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Sharabi, H(isham) B(ashir) 1927-2005

SHARABI, H(isham) B(ashir) 1927-2005

OBITUARY NOTICE— See index for CA sketch: Born April 4, 1927, in Jaffa, Palestine (now Jaffa, Israel); died of cancer January 13, 2005, in Beirut, Lebanon. Activist, educator, and author. Sharabi was a liberal Arab intellectual who championed Palestinian rights and was cofounder of the Center for Contemporary Arab Studies at Georgetown University. After graduating from the American University in Beirut in 1947, he moved to the United States to attend the University of Chicago. There he completed his master's degree in philosophy in 1948. When the state of Israel was created in 1948, the former Palestine was in chaos. Sharabi moved to Lebanon and joined the Syrian Social Nationalist Party, but a government crackdown against their activities forced him to return to Chicago. Completing a Ph.D. in the history of culture in 1953, he took a teaching job at Georgetown University as an assistant professor of history and government. In 1977 he was promoted to Omar al-Mukhtar Professor of Arab Culture there, helping to found the Center for Contemporary Arab Studies, which is currently the only American institution devoted to modern Arab studies. He was also a cofounder of the Jerusalem Fund for Education and Community Development, and, in 1991, he created the Center for Policy Analysis on Palestine. Though Sharabi consistently campaigned for the rights of his fellow Palestinians, he was also critical of the Palestine Liberation Organization and its leader, Yasser Arafat. Unlike many of his fellows, he advocated for women's rights and believed that the goal of Arabs in the Middle East should not be the destruction of the state of Israel. Instead, he argued that diplomats should work toward compromise and peaceful coexistence. Sharabi retired from Georgetown in 1998 and spent the last two years of his life living in Lebanon. He was the author of such books asGovernments and Politics of the Middle East in the Twentieth Century (1962), Arab Intellectuals and the West: The Formative Years, 1875-1914 (1970), Governments and Politics of the Middle East in the Twentieth Century (1987), and Hisham Sharabi Tells the Story of Three Cities He Lived In: Acre, Beirut, and Washington (1994).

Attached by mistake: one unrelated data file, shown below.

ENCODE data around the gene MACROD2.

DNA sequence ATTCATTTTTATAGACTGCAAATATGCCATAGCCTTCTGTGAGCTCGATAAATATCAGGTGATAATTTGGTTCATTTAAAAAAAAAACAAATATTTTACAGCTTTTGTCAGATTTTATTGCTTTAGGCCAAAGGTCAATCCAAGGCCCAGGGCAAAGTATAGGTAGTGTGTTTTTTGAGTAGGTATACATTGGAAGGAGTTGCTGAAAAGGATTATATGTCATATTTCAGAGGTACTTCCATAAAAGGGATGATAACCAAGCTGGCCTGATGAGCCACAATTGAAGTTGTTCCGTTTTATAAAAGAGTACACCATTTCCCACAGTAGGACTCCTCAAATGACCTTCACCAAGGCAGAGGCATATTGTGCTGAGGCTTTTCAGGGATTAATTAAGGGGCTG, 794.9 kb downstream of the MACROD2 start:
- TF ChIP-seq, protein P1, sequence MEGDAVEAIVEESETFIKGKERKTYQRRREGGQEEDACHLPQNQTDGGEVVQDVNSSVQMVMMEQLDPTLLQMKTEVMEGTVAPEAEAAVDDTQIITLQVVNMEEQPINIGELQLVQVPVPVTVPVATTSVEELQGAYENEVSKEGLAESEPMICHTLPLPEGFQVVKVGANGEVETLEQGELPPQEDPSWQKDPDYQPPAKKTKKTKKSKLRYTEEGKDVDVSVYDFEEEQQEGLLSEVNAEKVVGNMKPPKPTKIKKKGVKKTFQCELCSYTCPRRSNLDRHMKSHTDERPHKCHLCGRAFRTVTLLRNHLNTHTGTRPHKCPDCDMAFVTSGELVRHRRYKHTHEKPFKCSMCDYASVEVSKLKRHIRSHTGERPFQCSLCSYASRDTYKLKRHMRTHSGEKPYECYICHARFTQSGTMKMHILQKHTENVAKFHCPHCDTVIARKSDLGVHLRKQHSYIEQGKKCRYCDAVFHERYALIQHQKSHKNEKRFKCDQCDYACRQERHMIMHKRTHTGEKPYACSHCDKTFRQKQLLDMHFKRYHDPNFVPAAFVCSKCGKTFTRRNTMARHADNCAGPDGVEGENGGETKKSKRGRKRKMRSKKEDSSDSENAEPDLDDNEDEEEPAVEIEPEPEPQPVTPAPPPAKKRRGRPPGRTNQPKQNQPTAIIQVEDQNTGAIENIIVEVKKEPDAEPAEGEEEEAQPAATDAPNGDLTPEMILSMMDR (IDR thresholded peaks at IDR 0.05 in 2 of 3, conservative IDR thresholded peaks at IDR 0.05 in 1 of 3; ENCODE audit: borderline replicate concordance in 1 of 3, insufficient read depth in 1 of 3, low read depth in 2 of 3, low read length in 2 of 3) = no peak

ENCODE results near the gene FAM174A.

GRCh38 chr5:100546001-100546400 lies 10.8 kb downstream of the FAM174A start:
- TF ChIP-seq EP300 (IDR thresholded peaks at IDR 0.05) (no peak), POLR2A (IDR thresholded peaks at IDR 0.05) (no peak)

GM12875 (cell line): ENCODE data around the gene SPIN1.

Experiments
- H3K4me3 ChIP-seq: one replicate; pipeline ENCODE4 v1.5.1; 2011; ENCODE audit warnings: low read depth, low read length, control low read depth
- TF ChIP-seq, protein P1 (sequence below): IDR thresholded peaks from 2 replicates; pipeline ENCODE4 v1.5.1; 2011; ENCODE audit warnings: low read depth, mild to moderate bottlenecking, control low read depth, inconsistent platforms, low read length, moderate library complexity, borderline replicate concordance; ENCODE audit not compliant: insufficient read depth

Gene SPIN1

OBITUARIES AND OTHER SOURCES:

PERIODICALS

Chicago Tribune, January 17, 2005, section 4, p. 9. Los Angeles Times, January 18, 2005, p. B10. Washington Post, January 16, 2005, p. C9.

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